Money. Let’s be honest, a few years ago, the City didn’t have a pot to piss in. Now they have a pot, but there is a hole in the bottom. I do not see the City having the money to undertake a project of this size in the near or distant future. The Master Plan can, and should, be a guiding document for the long haul-not a specific construction drawing as the Save Annapolis attorney alleges. The separate components can have the more detailed blueprints which can be drawn up and modified at the time of construction. Doing an economic impact study or traffic study today for a project to be built in 2025 is ludicrous. During the meeting, their lawyer slammed down a stack of papers about 12″ high claiming it was a “Master Plan” and declaring that the City’s was not valid. Who died and made him the definer of Master Plans? But we are not Bethesda or Rockville so please don’t insist that we follow their plans. A comprehensive plan is not a permanent document. It can be changed and rewritten over time. There is no reason this Master Plan cannot be implemented in stages–Fawcett property, boardwalk, Donner lot, seawall, Dock Street Parking, etc. as the funds become reasonably available. If the parking removal is planned for 2023, we can look into it and develop specific plans (in accordance with the Master Plan) to accomplish it with current data.With the Ordan plan, we are striking while the iron is hot. The deal may be dead–maybe not. But if it is dead, how long will it take for another one to come around? Or will the current owners do a long term lease (or sale) to tie up the property indefinitely. We has a similar situation last year with the garage. There was an opportunity and we needed to move fast. We blew it and now, in hindsight, I think most regret not moving forward. It makes no sense to start over just because you didn’t get the answer you wanted.
Politics and timing are in play here. When the council changes seats all pending ordinances are dead! Back to square one. So you can be sure this will be voted upon in September. Mayor Cohen is vulnerable in this election with Bevin Buchheister in the race (officially still undeclared). But she too may not have the backing of as many Ward One residents as she thinks because of the affiliation with Save Annapolis. Will there be a third candidate to enter the democratic race to muddle it up? Mayor Cohen is an ambitious guy and told me once that if he could remain Mayor of Annapolis for life, it would be his dream job. He is term limited so he needs to think ahead. Politics has been his life and to successfully move on from here, he needs to leave a legacy–preferably a good one. Certainly the Market House is not gonna cut it. Yes, he worked on a tough budget through a recession, but so has every other politician and person in the Country. But this Master Plan…to leave a vision behind for Annapolis to develop over the next 20+ years might just be the legacy he needs. And his legacy could very well begin in December if a new Mayor is elected.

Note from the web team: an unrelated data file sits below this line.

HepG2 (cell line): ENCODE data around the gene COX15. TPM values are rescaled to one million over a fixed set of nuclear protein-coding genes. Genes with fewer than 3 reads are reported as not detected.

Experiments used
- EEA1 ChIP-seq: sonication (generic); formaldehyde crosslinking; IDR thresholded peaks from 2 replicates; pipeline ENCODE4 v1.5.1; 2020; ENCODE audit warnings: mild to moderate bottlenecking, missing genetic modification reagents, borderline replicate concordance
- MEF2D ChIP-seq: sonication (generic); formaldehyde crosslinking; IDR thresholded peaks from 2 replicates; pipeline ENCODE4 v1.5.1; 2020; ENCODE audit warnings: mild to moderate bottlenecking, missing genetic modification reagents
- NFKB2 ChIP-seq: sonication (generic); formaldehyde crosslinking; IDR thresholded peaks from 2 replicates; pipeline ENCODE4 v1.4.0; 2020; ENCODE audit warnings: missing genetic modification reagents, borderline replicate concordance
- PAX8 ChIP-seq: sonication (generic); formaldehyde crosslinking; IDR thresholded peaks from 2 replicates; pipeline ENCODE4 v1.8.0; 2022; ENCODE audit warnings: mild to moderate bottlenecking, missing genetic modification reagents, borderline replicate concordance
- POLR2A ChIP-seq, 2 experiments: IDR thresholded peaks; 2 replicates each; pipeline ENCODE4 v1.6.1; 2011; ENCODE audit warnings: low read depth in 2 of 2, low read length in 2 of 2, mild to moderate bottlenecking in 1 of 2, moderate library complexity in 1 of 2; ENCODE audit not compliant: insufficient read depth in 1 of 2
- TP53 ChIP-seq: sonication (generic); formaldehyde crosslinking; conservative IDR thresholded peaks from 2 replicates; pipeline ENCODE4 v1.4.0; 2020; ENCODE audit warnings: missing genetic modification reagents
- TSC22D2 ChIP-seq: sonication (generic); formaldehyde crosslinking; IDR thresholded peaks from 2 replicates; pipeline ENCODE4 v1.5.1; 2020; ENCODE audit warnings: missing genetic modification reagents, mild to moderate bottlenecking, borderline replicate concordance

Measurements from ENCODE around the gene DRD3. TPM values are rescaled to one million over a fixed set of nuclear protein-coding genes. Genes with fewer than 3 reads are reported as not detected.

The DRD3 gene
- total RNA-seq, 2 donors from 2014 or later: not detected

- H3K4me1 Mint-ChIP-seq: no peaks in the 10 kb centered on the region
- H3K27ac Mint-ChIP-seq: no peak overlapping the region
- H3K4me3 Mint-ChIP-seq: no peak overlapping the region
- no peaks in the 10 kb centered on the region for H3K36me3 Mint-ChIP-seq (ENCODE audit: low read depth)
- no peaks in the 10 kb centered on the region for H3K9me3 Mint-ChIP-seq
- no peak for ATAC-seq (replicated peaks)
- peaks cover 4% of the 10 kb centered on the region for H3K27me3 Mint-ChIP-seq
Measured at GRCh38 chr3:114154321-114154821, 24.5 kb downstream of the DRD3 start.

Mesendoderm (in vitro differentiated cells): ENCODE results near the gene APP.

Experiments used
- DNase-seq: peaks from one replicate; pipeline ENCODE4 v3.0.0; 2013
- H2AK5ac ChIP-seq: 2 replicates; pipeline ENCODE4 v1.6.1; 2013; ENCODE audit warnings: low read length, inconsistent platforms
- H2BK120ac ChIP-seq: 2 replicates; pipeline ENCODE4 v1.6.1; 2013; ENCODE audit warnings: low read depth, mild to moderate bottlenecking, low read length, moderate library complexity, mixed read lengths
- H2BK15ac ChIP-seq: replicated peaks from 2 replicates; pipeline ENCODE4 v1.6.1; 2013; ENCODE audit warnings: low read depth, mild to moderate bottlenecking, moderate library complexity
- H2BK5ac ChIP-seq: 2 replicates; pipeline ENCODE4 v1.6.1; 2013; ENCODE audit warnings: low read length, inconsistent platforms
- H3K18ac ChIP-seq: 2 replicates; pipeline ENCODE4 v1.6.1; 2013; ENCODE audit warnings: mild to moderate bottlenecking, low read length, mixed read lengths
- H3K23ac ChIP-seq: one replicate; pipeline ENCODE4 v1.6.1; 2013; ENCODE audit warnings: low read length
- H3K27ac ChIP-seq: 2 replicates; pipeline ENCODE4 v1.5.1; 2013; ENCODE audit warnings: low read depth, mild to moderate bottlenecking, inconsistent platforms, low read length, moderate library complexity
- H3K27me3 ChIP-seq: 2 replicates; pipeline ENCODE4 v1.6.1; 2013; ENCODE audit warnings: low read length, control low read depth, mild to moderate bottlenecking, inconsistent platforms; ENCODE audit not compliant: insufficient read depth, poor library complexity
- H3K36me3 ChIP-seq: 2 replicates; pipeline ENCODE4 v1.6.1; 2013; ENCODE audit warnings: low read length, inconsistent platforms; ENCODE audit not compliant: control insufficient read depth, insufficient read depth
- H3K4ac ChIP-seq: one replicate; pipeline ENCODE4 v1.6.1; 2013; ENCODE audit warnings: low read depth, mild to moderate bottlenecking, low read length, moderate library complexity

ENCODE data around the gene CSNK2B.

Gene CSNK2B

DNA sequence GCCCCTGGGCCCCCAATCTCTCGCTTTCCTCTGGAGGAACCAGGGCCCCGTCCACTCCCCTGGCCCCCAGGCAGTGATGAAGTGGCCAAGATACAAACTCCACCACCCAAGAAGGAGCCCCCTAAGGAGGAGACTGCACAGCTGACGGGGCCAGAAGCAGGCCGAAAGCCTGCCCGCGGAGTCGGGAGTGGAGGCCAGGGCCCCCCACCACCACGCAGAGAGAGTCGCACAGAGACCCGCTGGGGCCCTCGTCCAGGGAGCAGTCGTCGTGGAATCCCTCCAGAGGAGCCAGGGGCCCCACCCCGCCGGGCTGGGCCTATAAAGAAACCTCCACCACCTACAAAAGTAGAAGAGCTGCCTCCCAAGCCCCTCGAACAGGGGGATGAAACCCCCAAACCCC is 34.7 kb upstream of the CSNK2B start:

In The End
In the end, I am very confused. The level of disdain and ire demonstrated by Ed Hartman seems very disproportionate to the loss of 2 small parking lots for 8 days a year–Ordan even offered to rent the garage to him in perpetuity for the shows. Why does someone go to the expense of creating a legal team to thwart a business transaction. Is there another story in play here? And have all the supporters of Save Annapolis merely been swept up in the wake of wrath Hartman is leaving behind? I am not sure we will ever know, but I can tell you the next few months will be very interesting on a number of fronts. If the zoning and Master Plan passes (which I predict it will…Cohen, Kirby, Littmann, Finlayson, Hoyle with a possible for Paone), will Hartman make good on his threat and try to pull out the boat shows? Will this gamble work out for Cohen politically? Will Ordan return to the table? Stay tuned…
To Voice Your Opinion Officially
At the end of the meeting, the council closed the verbal public testimony on both the City Dock Master Plan and the Ordinance. However, they will accept written comments until August 30, 2013 at 5:00pm. Be sure to include your name and your address. You do NOT need to be a City resident to comment.
- EMAIL: email@example.com
- SNAIL MAIL: 160 DoG St. Annapolis 21401
What I Learned
However, after 8 hours and 51 minutes in a City garage, I learned that the residential parking coupons don’t do squat beyond 5 hours!